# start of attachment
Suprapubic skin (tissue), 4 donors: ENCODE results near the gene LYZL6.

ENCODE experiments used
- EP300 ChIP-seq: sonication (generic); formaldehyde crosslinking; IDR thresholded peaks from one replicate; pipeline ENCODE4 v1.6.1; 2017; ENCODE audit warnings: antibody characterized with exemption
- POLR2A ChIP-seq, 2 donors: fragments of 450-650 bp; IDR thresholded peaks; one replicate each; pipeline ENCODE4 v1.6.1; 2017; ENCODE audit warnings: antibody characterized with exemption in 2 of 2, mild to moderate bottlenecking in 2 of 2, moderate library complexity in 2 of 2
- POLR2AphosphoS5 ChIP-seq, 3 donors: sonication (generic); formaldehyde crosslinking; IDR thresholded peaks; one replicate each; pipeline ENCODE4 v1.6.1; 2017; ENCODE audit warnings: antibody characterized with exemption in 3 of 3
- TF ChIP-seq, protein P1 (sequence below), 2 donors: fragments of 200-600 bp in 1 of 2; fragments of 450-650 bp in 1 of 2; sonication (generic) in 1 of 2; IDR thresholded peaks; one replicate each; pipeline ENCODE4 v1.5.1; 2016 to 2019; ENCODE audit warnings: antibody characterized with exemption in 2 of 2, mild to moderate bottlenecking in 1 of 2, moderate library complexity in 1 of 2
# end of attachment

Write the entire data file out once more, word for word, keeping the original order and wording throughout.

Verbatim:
Suprapubic skin (tissue), 4 donors: ENCODE results near the gene LYZL6.

ENCODE experiments used
- EP300 ChIP-seq: sonication (generic); formaldehyde crosslinking; IDR thresholded peaks from one replicate; pipeline ENCODE4 v1.6.1; 2017; ENCODE audit warnings: antibody characterized with exemption
- POLR2A ChIP-seq, 2 donors: fragments of 450-650 bp; IDR thresholded peaks; one replicate each; pipeline ENCODE4 v1.6.1; 2017; ENCODE audit warnings: antibody characterized with exemption in 2 of 2, mild to moderate bottlenecking in 2 of 2, moderate library complexity in 2 of 2
- POLR2AphosphoS5 ChIP-seq, 3 donors: sonication (generic); formaldehyde crosslinking; IDR thresholded peaks; one replicate each; pipeline ENCODE4 v1.6.1; 2017; ENCODE audit warnings: antibody characterized with exemption in 3 of 3
- TF ChIP-seq, protein P1 (sequence below), 2 donors: fragments of 200-600 bp in 1 of 2; fragments of 450-650 bp in 1 of 2; sonication (generic) in 1 of 2; IDR thresholded peaks; one replicate each; pipeline ENCODE4 v1.5.1; 2016 to 2019; ENCODE audit warnings: antibody characterized with exemption in 2 of 2, mild to moderate bottlenecking in 1 of 2, moderate library complexity in 1 of 2